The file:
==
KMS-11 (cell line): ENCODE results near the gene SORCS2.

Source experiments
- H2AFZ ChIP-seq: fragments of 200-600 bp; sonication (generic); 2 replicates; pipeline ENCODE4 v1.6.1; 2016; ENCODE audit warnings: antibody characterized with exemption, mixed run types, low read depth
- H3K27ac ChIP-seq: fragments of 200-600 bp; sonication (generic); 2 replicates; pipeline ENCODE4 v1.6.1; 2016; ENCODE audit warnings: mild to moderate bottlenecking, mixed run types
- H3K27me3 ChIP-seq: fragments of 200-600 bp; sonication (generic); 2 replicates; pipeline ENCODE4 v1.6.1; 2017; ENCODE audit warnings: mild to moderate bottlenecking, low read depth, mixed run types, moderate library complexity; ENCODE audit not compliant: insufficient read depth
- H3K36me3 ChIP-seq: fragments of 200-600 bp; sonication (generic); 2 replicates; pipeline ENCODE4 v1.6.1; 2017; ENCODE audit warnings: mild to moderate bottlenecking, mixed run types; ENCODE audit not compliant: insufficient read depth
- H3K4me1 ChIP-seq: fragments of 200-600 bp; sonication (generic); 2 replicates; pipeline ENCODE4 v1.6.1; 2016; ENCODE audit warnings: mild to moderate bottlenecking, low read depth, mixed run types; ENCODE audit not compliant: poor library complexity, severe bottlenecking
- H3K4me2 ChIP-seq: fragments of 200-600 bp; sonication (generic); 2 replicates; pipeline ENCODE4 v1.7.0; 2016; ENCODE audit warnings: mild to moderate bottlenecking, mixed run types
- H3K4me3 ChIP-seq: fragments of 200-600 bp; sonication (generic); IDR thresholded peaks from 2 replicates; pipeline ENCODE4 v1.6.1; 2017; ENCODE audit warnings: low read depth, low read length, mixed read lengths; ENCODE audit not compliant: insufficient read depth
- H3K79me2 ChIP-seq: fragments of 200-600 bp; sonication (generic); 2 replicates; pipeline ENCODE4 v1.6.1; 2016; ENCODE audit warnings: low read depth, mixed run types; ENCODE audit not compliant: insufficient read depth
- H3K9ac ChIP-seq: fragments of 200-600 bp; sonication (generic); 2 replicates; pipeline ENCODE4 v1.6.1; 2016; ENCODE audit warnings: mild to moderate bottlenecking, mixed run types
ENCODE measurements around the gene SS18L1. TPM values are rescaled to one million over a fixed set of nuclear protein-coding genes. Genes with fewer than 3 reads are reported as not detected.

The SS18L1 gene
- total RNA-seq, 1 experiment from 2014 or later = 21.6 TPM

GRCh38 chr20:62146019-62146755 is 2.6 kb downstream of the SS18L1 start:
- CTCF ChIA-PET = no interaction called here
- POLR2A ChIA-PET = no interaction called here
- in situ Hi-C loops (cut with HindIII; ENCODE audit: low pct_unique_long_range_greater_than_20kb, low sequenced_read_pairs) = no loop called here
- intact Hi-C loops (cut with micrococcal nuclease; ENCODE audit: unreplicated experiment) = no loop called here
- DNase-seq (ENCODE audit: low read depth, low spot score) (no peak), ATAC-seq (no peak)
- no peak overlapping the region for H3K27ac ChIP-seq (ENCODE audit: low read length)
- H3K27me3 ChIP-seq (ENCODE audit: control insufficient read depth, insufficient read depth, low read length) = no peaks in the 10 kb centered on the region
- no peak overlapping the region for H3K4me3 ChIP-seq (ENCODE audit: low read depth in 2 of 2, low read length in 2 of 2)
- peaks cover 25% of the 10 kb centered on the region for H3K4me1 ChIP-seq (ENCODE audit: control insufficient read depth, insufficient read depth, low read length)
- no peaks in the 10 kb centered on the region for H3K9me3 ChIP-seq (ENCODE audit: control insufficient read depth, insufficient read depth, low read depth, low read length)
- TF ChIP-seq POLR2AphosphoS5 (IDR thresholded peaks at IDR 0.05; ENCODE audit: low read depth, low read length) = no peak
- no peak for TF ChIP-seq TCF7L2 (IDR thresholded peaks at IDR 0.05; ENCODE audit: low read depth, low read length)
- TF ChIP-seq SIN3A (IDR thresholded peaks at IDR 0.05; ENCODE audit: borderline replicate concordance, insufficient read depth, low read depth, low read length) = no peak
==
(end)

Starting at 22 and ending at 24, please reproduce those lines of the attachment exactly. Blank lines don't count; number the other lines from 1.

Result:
- H3K27me3 ChIP-seq (ENCODE audit: control insufficient read depth, insufficient read depth, low read length) = no peaks in the 10 kb centered on the region
- no peak overlapping the region for H3K4me3 ChIP-seq (ENCODE audit: low read depth in 2 of 2, low read length in 2 of 2)
- peaks cover 25% of the 10 kb centered on the region for H3K4me1 ChIP-seq (ENCODE audit: control insufficient read depth, insufficient read depth, low read length)